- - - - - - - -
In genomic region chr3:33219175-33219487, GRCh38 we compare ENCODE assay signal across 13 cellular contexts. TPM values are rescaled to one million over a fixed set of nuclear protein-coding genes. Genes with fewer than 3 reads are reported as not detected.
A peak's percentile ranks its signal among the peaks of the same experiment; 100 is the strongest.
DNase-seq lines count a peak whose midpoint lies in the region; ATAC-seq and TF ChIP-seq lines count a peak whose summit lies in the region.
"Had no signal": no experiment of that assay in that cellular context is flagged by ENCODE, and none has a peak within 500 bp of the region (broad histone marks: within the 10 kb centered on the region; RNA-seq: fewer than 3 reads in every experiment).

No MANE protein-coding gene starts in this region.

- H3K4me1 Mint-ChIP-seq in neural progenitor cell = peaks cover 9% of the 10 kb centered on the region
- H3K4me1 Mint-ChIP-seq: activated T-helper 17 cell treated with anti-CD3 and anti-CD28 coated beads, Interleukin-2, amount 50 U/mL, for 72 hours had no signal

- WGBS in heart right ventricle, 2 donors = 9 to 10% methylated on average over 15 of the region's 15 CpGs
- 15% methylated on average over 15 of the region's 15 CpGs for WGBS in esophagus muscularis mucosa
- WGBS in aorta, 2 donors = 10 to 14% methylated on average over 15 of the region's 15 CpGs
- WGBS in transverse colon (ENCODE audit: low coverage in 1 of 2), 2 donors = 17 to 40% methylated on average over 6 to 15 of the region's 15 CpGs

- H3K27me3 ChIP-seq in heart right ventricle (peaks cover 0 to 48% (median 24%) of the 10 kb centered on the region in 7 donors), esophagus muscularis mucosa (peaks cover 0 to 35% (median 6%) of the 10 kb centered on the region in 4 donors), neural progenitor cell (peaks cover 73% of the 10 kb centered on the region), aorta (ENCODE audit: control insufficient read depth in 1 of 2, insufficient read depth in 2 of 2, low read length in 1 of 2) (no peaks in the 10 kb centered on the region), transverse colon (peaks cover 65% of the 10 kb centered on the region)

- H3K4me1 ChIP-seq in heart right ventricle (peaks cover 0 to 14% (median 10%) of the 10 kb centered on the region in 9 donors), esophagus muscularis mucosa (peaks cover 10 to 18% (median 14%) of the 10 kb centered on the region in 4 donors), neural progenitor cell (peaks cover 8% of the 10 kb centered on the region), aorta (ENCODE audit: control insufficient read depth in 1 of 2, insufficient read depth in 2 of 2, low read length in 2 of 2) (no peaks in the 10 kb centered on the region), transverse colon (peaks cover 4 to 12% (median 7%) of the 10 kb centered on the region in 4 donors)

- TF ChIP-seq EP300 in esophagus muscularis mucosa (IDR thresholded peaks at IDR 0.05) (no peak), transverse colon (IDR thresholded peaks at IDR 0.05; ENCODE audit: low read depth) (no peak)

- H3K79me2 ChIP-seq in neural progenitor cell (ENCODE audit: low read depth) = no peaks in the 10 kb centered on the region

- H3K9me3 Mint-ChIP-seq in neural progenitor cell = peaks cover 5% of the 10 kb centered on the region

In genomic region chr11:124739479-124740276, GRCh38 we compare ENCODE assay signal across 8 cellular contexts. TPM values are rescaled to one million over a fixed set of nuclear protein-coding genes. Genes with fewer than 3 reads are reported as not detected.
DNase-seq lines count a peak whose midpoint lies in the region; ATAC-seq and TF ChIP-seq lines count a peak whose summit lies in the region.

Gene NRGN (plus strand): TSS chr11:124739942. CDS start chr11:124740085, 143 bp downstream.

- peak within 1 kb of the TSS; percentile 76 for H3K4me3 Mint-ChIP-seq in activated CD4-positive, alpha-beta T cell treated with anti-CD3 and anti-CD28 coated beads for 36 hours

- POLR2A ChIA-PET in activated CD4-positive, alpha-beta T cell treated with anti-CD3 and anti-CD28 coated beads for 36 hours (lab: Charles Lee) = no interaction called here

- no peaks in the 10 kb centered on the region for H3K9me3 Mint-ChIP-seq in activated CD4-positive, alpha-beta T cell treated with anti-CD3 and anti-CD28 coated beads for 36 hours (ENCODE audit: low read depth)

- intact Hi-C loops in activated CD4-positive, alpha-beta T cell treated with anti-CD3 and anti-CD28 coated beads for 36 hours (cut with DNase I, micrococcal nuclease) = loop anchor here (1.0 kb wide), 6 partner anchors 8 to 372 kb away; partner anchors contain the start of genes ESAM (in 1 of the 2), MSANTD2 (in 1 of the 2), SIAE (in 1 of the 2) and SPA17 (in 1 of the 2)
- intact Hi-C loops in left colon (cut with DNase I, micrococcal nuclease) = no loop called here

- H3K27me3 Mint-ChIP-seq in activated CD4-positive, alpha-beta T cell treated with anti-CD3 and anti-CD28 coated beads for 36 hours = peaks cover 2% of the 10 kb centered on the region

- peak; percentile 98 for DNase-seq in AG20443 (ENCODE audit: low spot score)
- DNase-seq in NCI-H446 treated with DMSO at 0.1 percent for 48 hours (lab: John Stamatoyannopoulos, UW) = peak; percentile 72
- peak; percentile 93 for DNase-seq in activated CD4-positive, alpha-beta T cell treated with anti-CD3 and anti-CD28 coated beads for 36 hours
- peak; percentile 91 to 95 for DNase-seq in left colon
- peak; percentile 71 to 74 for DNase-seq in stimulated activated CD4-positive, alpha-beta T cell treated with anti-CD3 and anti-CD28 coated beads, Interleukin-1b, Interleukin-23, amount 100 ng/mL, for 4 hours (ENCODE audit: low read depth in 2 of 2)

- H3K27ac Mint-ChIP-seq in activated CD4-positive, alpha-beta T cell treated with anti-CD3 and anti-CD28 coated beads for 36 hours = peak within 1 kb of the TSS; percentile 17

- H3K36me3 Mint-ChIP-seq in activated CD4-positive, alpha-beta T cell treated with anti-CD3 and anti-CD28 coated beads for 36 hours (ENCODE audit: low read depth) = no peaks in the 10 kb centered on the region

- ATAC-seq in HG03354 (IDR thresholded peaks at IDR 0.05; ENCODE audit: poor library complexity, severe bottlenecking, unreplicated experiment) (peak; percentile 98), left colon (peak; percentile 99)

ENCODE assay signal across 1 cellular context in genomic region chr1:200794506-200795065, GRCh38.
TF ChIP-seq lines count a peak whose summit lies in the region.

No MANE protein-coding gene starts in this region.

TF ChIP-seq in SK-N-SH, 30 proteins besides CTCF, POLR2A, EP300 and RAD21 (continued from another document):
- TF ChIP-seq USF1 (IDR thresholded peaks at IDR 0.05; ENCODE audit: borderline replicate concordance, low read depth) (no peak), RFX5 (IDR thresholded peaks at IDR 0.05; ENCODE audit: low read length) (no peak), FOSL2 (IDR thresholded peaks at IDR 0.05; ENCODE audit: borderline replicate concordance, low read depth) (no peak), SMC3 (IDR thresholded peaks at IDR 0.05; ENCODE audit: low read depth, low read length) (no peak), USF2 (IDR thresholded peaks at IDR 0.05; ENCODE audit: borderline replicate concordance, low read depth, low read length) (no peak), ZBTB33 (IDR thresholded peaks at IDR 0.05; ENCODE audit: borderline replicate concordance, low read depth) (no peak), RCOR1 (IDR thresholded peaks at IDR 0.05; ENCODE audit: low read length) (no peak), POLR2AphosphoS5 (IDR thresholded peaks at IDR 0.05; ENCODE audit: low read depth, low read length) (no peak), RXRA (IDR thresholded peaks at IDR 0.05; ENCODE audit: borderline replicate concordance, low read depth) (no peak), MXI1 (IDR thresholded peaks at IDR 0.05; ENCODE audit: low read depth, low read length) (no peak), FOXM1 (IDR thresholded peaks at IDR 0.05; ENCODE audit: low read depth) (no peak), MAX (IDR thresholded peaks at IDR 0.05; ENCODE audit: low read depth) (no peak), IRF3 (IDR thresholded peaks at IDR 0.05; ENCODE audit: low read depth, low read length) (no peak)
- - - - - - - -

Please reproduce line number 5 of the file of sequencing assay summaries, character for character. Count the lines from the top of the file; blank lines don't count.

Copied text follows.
No MANE protein-coding gene starts in this region.